Here is a specific example in terms of a simplified combination of two straight motions: Alice stays on the Earth (which is assumed to be an inertial system) and Betty takes a round trip to the Star S, at a distance of 10 light-years from the Earth, on a spaceship with the velocity of one half of that of light; we disregard the time for acceleration, for changing the direction of the motion.
With this example, you can calculate according to the Lorentz metric (no need for integration, because Betty's path is straight, both for going and coming back). Now which is older, when Alice and Betty meet again on Betty's return? 40 years pass for Alice on the Earth; whereas for Betty, 17.3 years for going and 17.3 years for returning, and 34.6 years for the entire trip. Thus Betty is younger when they meet again. Notice that the surface of simultaneity for Betty radically changes, before and after she changes her direction.
Although the principle of extremal aging may seem trivial, it is essential for defining an essential feature of mass in motion, momentum-energy, or momenergy (according to Wheeler's terminology). According to the Newtonian mechanics, momentum is mv (massª~velocity) and kinetic energy is (1/2)mvv; however, in special relativity, three things are unified, and we have a single quantity, momenergy. Henceforth, we assume both energy and momentum are expressed in units of mass.
Momenergy or Momentum-Energy
To be more specific, from the metric and the principle of extremal aging, we can derive two constants of the motion for a free particle. One is the energy per unit mass,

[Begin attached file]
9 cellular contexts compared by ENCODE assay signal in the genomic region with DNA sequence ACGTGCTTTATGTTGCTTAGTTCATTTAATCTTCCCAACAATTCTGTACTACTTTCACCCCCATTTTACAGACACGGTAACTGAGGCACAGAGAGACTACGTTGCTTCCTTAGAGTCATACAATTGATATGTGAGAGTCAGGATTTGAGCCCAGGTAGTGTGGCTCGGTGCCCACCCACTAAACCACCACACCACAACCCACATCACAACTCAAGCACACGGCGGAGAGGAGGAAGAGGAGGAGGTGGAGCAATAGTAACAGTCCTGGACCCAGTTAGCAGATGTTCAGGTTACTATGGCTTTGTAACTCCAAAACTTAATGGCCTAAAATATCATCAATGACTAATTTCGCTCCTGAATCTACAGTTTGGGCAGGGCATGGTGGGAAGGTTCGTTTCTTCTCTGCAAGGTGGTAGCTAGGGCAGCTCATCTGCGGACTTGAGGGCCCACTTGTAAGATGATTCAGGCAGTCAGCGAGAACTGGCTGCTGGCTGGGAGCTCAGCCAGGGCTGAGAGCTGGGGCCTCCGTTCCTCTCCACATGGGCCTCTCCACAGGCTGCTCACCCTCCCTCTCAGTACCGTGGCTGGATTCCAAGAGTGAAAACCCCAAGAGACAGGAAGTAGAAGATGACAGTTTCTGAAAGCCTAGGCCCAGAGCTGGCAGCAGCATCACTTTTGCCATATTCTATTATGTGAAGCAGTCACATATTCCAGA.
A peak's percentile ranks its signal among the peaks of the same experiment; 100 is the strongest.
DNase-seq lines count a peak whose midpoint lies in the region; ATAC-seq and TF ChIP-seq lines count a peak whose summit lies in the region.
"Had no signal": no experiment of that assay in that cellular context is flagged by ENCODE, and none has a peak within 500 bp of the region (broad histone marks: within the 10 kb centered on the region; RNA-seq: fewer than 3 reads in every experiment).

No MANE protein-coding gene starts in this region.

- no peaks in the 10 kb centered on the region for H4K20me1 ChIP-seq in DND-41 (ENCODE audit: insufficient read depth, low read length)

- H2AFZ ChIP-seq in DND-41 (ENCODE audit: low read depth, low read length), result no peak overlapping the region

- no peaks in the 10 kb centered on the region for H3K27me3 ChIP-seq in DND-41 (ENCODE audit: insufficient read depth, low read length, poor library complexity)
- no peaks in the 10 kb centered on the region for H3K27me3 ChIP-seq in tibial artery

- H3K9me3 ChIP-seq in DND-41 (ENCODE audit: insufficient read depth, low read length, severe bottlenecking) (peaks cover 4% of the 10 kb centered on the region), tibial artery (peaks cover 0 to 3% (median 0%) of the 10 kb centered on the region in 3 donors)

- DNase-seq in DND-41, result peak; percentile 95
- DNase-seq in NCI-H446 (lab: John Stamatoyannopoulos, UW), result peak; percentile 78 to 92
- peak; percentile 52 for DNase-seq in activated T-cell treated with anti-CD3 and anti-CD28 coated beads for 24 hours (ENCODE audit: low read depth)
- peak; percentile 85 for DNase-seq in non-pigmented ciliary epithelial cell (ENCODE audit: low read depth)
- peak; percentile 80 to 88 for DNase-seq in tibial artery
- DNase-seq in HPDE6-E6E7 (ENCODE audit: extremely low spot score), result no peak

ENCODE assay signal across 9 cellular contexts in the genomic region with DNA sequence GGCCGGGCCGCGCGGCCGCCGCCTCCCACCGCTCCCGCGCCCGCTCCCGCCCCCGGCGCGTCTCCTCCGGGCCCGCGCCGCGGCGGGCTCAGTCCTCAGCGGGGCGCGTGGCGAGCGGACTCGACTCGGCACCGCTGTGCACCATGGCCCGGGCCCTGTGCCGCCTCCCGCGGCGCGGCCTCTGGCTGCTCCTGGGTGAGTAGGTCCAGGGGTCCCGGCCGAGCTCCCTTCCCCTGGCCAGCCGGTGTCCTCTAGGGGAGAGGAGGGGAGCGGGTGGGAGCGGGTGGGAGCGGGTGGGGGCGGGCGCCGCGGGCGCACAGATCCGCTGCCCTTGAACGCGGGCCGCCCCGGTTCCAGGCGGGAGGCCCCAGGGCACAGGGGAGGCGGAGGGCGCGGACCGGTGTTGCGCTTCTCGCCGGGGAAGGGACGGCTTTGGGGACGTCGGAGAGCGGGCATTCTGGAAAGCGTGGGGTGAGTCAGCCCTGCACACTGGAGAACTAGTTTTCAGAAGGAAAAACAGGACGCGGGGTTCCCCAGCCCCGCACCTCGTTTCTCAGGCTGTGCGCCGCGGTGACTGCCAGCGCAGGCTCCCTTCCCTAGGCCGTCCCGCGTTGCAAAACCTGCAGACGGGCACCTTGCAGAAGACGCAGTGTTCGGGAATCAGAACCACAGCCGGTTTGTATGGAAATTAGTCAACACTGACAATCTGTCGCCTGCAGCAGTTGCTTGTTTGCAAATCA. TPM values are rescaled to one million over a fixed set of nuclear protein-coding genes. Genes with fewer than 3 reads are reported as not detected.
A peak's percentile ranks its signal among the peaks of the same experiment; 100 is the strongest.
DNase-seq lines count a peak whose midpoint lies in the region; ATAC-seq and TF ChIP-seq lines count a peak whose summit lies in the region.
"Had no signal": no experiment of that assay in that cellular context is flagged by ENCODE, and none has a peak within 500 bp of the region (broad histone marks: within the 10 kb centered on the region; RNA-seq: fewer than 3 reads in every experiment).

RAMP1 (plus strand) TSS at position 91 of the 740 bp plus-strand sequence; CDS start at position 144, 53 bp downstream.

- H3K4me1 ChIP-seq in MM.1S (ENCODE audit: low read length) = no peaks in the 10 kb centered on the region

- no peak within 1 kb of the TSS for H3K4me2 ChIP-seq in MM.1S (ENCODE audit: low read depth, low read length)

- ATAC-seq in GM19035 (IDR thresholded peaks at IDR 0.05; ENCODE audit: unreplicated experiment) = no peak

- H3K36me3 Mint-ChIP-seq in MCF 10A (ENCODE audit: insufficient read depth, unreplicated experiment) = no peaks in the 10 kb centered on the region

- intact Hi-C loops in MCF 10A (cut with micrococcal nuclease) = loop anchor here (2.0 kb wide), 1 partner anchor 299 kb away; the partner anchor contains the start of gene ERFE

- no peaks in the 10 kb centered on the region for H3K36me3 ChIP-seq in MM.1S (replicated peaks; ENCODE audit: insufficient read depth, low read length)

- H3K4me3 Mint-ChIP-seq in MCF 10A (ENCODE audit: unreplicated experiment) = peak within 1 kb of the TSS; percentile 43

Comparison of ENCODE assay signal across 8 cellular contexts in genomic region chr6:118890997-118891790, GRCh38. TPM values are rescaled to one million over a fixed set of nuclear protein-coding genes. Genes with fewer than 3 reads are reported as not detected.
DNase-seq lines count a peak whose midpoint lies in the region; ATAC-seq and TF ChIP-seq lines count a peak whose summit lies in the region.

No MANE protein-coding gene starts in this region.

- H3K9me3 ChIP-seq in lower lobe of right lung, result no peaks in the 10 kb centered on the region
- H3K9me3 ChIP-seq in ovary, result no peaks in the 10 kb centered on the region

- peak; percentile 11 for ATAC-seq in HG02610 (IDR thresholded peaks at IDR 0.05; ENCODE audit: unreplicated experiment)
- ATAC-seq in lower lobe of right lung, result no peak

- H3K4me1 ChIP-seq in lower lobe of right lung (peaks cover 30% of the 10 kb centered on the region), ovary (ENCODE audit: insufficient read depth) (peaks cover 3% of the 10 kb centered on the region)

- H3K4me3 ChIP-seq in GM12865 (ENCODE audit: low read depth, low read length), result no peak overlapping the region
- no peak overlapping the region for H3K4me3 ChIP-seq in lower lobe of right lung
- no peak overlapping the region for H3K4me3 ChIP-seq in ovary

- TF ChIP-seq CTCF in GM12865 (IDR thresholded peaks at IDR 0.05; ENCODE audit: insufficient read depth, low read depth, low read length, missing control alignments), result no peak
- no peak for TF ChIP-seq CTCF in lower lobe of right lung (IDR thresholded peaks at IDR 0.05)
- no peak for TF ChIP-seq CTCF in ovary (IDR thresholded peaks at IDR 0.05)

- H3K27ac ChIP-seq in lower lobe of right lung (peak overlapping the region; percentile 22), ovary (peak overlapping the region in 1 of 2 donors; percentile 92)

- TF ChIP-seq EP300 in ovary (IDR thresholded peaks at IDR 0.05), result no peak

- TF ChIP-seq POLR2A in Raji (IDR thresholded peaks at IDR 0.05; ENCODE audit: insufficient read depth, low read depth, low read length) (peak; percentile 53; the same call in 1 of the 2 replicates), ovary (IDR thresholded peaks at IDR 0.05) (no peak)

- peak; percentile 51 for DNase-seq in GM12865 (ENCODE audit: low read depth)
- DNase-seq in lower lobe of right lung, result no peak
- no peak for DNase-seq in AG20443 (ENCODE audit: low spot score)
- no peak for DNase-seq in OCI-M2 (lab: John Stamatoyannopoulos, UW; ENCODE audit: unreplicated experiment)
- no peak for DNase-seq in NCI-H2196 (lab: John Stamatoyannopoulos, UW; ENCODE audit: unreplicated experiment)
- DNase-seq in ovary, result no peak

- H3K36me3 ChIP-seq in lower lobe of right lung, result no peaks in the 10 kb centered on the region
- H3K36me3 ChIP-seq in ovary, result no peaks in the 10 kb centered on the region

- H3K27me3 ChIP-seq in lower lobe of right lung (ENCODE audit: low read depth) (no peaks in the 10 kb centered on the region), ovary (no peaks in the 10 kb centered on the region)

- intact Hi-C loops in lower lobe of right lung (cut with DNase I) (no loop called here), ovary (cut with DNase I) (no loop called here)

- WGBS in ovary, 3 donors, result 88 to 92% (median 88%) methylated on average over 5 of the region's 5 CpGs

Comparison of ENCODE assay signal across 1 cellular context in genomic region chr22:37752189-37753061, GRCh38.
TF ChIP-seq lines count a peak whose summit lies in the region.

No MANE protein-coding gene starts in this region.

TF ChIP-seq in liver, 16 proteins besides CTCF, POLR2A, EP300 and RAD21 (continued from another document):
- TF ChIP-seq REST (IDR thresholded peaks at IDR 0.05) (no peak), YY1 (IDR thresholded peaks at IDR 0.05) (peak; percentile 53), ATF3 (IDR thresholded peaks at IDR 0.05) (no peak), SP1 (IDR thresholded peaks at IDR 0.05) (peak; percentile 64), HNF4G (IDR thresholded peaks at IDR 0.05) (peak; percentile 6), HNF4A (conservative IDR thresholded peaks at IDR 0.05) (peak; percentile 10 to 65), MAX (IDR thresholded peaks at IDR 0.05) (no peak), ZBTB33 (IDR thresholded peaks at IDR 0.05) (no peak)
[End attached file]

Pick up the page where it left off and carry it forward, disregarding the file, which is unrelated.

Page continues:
E/m = dt/d°„
and another is the momentum per unit mass,
p/m = ds/d°„
where ds is a small spatial displacement during the motion. These can be beautifully represented in a geometrical figure (adapted from Taylor & Wheeler 1992, Figure 7-1).
As you can see in this picture, at any event in spacetime, the momenergy of a particle in motion points in the same direction as its worldline; energy is its "time-part", and momentum, its "space-part". As a special case, see the momenergy of light ray; since the proper time on light ray is zero, momenergy is also zero, or in other words, momentum and energy are equal and cancel out. And what's important is that the law of conservation of momenergy holds: the total momenergy of an isolated system (of particles) is conserved. Further, since in the preceding figure the momenergy is shown as a unit vector (per unit mass), the mass m of the particle may be regarded as the magnitude of the whole vector attached to the particle.